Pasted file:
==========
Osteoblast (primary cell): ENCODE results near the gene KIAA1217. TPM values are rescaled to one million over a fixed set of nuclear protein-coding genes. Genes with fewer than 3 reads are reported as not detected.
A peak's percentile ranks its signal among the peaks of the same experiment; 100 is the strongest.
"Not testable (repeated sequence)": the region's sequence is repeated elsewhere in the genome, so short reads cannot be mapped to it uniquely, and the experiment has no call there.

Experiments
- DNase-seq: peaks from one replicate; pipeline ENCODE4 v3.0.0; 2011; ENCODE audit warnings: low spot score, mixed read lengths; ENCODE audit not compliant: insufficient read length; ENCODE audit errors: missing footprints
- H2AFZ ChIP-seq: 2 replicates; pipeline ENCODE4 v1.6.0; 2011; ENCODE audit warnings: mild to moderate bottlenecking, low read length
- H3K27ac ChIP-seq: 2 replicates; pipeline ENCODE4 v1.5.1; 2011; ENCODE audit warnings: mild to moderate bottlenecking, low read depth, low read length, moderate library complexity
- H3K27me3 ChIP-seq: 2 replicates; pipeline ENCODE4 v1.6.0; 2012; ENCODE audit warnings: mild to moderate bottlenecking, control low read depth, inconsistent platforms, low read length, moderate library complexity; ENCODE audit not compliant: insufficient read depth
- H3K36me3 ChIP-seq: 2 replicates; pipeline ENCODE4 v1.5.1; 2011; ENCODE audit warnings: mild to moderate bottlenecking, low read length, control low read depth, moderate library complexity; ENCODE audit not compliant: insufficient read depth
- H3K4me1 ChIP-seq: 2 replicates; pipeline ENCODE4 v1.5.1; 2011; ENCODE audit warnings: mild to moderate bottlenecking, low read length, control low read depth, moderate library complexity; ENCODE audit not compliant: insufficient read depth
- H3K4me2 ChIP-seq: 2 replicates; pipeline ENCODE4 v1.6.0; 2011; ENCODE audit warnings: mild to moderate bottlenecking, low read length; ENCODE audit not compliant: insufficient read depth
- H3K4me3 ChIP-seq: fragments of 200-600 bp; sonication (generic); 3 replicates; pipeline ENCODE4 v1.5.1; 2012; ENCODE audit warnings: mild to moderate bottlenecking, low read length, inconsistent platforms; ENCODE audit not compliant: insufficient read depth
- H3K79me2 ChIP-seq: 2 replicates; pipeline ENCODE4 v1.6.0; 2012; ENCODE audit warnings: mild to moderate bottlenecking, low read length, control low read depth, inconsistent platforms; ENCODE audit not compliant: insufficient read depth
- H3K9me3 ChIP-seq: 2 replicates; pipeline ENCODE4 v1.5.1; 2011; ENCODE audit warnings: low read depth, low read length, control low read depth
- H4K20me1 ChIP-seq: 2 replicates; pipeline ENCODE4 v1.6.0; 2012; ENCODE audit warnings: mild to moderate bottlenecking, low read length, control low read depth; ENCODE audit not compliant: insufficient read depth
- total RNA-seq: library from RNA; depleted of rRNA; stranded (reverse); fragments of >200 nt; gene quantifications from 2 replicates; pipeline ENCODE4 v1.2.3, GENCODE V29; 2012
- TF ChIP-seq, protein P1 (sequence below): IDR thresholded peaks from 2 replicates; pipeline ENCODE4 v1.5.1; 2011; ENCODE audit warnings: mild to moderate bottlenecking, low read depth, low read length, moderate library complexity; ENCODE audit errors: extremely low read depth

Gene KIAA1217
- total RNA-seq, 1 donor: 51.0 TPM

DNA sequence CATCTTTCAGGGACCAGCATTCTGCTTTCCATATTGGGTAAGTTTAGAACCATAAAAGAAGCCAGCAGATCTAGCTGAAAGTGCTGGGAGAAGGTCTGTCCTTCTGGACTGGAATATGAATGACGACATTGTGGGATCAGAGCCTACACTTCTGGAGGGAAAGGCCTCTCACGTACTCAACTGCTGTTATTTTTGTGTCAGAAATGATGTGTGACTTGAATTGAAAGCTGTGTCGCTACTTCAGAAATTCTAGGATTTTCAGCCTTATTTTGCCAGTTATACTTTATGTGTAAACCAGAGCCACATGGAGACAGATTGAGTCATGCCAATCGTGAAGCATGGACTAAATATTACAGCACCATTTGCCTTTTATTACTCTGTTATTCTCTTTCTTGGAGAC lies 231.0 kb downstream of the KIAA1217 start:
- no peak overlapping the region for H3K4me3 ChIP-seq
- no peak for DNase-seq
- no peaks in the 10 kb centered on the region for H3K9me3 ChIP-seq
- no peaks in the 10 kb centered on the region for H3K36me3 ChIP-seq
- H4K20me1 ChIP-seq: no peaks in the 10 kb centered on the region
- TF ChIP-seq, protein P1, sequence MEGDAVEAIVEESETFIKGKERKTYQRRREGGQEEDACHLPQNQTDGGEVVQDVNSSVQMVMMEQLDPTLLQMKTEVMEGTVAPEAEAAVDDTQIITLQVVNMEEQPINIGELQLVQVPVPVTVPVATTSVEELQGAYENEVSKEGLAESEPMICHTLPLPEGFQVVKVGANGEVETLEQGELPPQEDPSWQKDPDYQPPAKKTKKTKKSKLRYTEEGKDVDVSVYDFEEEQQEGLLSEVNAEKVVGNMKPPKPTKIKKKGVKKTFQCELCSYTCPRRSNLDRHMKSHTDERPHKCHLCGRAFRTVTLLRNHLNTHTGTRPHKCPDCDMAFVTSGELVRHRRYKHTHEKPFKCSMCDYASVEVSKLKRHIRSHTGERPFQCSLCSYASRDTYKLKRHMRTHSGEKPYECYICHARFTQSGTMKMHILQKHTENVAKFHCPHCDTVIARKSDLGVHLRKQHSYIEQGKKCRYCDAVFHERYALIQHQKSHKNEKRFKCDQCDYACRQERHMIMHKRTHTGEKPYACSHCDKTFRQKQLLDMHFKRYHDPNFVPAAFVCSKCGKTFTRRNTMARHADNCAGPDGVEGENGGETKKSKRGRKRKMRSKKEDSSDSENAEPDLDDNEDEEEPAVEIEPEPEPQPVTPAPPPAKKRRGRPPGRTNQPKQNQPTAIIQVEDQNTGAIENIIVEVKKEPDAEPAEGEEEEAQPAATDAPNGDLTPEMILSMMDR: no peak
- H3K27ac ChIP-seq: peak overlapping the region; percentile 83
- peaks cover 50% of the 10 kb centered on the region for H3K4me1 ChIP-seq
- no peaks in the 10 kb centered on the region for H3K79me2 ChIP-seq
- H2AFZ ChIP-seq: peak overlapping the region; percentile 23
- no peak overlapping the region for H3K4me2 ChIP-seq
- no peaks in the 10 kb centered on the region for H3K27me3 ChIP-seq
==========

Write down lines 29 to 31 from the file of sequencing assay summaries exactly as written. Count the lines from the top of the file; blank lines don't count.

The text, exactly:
- no peaks in the 10 kb centered on the region for H3K79me2 ChIP-seq
- H2AFZ ChIP-seq: peak overlapping the region; percentile 23
- no peak overlapping the region for H3K4me2 ChIP-seq